A quarterback with mixed success enters his senior season to questions of whether or not he should make way for his successor.
A statement about Devin Gardner? Try Brian Griese entering the 1997 season.
His prospects for playing time were so dim that he considered giving up football altogether.
Griese decided to return for his senior campaign and guided Michigan to an improbable undefeated season.
He evolved into the ultimate game manager, leading the offense to consistent drives, building leads and relying on his defense to smother opponents.
Griese benefited from a stingy Michigan defense that would produce 10 NFL players, including Heisman Trophy winner Charles Woodson. But, he also upped his game and raised his NFL stock, becoming a third-round pick with Denver and playing in 93 professional games over 10 seasons with four teams.
Griese matured as a player and made better decisions, completing a higher percentage of passes and throwing fewer interceptions during his final season at Michigan.
His yards per completion also went down, as he opted for safer passes to move the chains rather than forcing the ball downfield for big plays.
Griese also showed his mettle, rallying his team back from a 14-7 second-half deficit against Notre Dame and a 21-7 second-half deficit against Iowa to preserve Michigan's undefeated record.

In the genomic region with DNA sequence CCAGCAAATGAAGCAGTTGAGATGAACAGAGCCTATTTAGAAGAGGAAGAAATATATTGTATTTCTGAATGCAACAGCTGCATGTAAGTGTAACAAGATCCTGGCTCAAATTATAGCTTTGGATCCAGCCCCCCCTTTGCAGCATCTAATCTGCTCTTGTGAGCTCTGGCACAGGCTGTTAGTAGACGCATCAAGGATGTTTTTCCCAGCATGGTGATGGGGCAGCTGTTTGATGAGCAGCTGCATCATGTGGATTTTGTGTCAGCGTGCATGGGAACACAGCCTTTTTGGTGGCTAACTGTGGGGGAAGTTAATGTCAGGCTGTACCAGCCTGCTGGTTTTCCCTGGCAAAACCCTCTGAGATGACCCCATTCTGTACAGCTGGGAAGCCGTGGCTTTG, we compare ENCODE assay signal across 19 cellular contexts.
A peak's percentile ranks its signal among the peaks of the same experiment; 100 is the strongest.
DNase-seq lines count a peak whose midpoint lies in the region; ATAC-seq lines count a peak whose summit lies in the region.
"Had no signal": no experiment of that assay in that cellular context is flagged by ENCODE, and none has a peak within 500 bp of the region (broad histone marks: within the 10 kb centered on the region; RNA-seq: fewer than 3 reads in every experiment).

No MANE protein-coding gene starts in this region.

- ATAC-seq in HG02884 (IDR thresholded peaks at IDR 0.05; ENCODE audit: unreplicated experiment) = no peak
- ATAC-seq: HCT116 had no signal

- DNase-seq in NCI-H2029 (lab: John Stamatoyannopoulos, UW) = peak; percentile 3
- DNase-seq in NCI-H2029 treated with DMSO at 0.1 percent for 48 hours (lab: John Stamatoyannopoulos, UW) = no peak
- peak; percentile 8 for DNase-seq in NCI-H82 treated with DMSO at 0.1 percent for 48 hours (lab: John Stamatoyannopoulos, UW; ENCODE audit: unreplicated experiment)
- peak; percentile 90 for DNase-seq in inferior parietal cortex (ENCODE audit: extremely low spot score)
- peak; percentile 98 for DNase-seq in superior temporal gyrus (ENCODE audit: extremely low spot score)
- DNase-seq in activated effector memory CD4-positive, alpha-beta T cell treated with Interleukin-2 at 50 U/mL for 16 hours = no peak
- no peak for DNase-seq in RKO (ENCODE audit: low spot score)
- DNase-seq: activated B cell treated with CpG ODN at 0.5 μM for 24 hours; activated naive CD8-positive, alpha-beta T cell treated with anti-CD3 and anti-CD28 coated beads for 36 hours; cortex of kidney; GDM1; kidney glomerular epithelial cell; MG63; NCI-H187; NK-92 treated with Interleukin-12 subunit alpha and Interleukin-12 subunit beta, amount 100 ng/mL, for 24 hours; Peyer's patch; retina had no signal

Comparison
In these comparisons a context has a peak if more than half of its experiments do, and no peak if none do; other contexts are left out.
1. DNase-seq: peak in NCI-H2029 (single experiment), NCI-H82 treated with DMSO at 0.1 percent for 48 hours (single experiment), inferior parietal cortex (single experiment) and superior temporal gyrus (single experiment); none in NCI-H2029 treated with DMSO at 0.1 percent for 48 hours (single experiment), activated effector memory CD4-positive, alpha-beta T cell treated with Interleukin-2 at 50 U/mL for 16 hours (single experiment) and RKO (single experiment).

Griese's pass-completion percentage rose to 62.9 percent during his final year after entering the season with a career 54 percentage completion rate. This improvement combined with only six interceptions increased the efficiency of the Michigan offense enough for the team to go undefeated and win a share of the national championship.
Gardner will need to make a similar transformation for Michigan to bounce back from last year’s 7-6 finish.
He has a career 59.7 pass-completion percentage, which is better than Griese’s career numbers entering his senior season, but he’ll need to do better to erase doubt over whether or not he’s the best choice to run Michigan’s new offense.
He also needs to cut down on interceptions after throwing 11 last season.
Offensive coordinator Doug Nussmeier’s new scheme will emphasize the running game—which means that Gardner will be throwing less, putting a premium on accuracy. A successful running attack should also open up creases for receivers, but Gardner will have to find them.
Nussmeier has sterling credentials as a quarterback coach. He set records as a collegiate player, played professionally and helped A.J. McCarron win a national championship at Alabama. If he can help Gardner improve his decision-making, Michigan could be a very dangerous team.
Nobody is expecting Gardner to lead his team to the national championship, but with his team facing all three of its main rivals on the road, he faces a stiff challenge to burnish his legacy.
If Gardner can draw inspiration from the past and absorb Nussmeier's instruction, he could lead Michigan to its first Big Ten title since 2004.
All season statistics from MGOBLUE.com.
Phil Callihan is a featured writer for Bleacher Report. Unless otherwise noted, all quotations in this article were obtained via Press Conferences or in person.